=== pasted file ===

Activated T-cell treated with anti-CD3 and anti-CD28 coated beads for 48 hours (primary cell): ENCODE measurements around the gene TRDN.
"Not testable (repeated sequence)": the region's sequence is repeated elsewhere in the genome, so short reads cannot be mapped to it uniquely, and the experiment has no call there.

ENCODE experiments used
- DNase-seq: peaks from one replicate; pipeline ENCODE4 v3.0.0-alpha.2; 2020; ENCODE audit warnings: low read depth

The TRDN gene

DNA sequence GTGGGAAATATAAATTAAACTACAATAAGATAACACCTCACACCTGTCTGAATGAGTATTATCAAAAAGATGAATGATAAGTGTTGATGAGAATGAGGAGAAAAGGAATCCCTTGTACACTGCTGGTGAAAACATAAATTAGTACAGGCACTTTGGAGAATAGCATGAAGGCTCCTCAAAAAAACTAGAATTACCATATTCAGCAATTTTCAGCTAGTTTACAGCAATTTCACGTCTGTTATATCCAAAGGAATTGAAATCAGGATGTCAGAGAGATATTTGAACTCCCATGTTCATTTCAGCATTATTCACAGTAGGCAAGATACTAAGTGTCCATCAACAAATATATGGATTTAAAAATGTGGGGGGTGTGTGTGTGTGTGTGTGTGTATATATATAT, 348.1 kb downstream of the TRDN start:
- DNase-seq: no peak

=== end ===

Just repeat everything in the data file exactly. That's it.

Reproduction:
Activated T-cell treated with anti-CD3 and anti-CD28 coated beads for 48 hours (primary cell): ENCODE measurements around the gene TRDN.
"Not testable (repeated sequence)": the region's sequence is repeated elsewhere in the genome, so short reads cannot be mapped to it uniquely, and the experiment has no call there.

ENCODE experiments used
- DNase-seq: peaks from one replicate; pipeline ENCODE4 v3.0.0-alpha.2; 2020; ENCODE audit warnings: low read depth

The TRDN gene

DNA sequence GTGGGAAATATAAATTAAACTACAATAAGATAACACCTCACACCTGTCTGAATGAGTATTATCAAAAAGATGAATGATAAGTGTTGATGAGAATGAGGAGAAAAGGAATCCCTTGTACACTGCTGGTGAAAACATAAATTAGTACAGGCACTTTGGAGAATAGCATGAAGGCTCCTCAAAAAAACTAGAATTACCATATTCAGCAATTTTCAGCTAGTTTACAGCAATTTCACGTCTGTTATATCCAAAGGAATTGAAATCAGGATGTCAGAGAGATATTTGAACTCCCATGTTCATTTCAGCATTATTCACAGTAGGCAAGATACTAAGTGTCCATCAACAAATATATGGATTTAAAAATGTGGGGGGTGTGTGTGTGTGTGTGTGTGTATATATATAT, 348.1 kb downstream of the TRDN start:
- DNase-seq: no peak